Now bishop Nicholas was a discreet man and did not like to give money directly, so he thought of a way to give it anonymously. When the first daughter was ready to marry, the good bishop tossed a bag of gold into the house at night.
Later, when the second daughter prepared to marry, she too received a mysterious bag of gold.
When the third daughter prepared to marry, the poor nobleman was determined to find out who had been so generous. So he kept watch and observed the good bishop climbing on the roof and dropping a bag of gold down the chimney where it landed in a stocking hung to dry; giving us a reason to hang up Christmas stockings today. When the father saw what had happened, Nicholas begged him to keep the secret, but, of course, the news got out. From then on, whenever anyone received an unexpected gift, they thanked Nicholas.
These folk tales earned Nicholas a Church promotion: he was made the patron saint of boys and girls. The stories also chimed in nicely with a long-standing custom, dating at least from Roman times, of giving presents during the rather wild feast of Saturnalia, in the dead of winter. And so it was that St Nicholas became the great gift-giver.
In his pictures and statues, St. Nicholas is usually shown carrying three bags or balls of gold, reminiscent of his gifts to the three dowry-less sisters. To show their regard for him, bankers of Lombardy in northern Italy took him as their patron, and placed three balls over their places of business. Since they lent money to clients, this sign became associated with pawnbrokers.
Three further career moves clinched Santa’s merger with Christmas Inc. The first took place after the founding of New York City (then known as New Amsterdam) by Dutch settlers in the 17th century. The Dutch introduced the festival of Sinterklass (St Nicholas), which Americans later mispronounced as ‘Santa Claus’. This effectively gave him a new, ‘non-churchy’ name.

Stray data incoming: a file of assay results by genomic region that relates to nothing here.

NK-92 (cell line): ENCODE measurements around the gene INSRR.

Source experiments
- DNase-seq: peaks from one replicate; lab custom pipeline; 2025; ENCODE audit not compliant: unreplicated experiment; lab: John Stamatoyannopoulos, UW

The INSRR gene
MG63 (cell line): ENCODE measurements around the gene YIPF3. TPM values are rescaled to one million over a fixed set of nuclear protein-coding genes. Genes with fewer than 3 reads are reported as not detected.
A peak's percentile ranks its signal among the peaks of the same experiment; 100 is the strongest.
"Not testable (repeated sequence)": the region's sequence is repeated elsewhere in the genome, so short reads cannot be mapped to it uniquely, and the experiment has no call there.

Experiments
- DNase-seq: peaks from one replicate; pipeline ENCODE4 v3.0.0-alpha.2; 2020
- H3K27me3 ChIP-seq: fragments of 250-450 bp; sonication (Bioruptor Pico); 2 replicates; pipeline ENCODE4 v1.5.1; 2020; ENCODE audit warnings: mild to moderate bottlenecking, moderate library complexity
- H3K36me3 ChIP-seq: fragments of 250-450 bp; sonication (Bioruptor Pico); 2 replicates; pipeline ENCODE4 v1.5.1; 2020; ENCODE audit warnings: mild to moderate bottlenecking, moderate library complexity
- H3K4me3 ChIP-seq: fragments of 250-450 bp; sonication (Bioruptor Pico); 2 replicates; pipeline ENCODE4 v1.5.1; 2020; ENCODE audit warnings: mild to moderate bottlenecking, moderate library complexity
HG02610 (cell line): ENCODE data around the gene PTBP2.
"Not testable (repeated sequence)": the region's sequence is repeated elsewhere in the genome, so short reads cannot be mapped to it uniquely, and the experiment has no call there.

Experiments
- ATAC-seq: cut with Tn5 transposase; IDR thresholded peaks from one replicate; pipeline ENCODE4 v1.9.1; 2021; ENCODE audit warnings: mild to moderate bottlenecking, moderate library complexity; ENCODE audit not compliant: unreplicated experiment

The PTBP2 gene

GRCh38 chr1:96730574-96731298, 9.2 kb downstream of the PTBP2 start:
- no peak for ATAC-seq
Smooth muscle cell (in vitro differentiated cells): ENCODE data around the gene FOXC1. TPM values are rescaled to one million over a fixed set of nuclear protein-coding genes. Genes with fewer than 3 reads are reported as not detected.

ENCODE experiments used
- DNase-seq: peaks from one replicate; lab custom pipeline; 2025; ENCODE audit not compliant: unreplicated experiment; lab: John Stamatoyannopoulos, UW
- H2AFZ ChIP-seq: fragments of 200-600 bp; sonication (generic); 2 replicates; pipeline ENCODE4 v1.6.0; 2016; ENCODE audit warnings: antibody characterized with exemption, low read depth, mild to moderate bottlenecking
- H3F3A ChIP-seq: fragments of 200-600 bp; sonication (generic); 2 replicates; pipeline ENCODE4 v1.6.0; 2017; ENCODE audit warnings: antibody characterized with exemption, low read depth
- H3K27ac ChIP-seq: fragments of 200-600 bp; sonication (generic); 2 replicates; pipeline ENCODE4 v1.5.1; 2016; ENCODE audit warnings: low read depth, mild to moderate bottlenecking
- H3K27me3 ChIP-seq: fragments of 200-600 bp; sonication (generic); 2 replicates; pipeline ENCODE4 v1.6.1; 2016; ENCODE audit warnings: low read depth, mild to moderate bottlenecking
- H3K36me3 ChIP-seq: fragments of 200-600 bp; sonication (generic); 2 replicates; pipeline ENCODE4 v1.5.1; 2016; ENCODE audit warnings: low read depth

The name change was followed by an image makeover. The ancient pictures of St Nicholas show him sometimes dressed in blue or red, but most often in white robes with big crosses on them. In fact in many European countries today St Nicholas is depicted dressed in bishop’s robes, with mitre, cloak and a bishop’s crook.
The most important single source for our modern day version of Santa Claus comes from the Christmas poem A Visit From St. Nicholas by Clement C. Moore, better known as The Night Before Christmas. Written for his children in 1823, the family poem was later published for the general public. It includes the verses:
He was dressed all in fur, from his head to his foot,
And his clothes were all tarnished with ashes and soot;
A bundle of toys he had flung on his back,
And he looked like a peddler just opening his pack.
His eyes — how they twinkled! His dimples how merry!
His cheeks were like roses, his nose like a cherry!
His droll little mouth was drawn up like a bow,
And the beard of his chin was as white as the snow;
The stump of a pipe he held tight in his teeth,
And the smoke it encircled his head like a wreath;
He had a broad face and a little round belly,
That shook, when he laughed, like a bowlful of jelly.
He was chubby and plump, a right jolly old elf,
And I laughed when I saw him, in spite of myself;
A wink of his eye and a twist of his head,
Soon gave me to know I had nothing to dread;
This new image took its details from northern European folklore. The illustrator, Thomas Nast, also gave him a toy workshop and located him at the North Pole.
Finally, Coca Cola confirmed the red suit and big white beard in a series of famous advertisements in the 1930s, and the transformation of holy St Nicholas into Santa Claus was complete. Santa still plays a big role in the advertising of Coke every Christmas to this day
Santa’s role as chief executive of Corporate Christmas has been a huge success. Despite his critics, demand for Father Christmas is undimmed at the start of the 21st century. Rovaniemi, a town in Finnish Lapland inside the Arctic Circle, welcomes 20,000 visitors each Christmas, each of them braving sub-ero temperatures and a £199 day-trip price for a brief audience with Santa in his purpose-built village. The many thousands of items of mail addressed each year to ‘Santa Claus, North Pole’, end up here.
But for Christians, the unexpected de-conversion of St Nicholas remains a difficulty, and shows what can happen when homely legends about ancient saints spin out of control.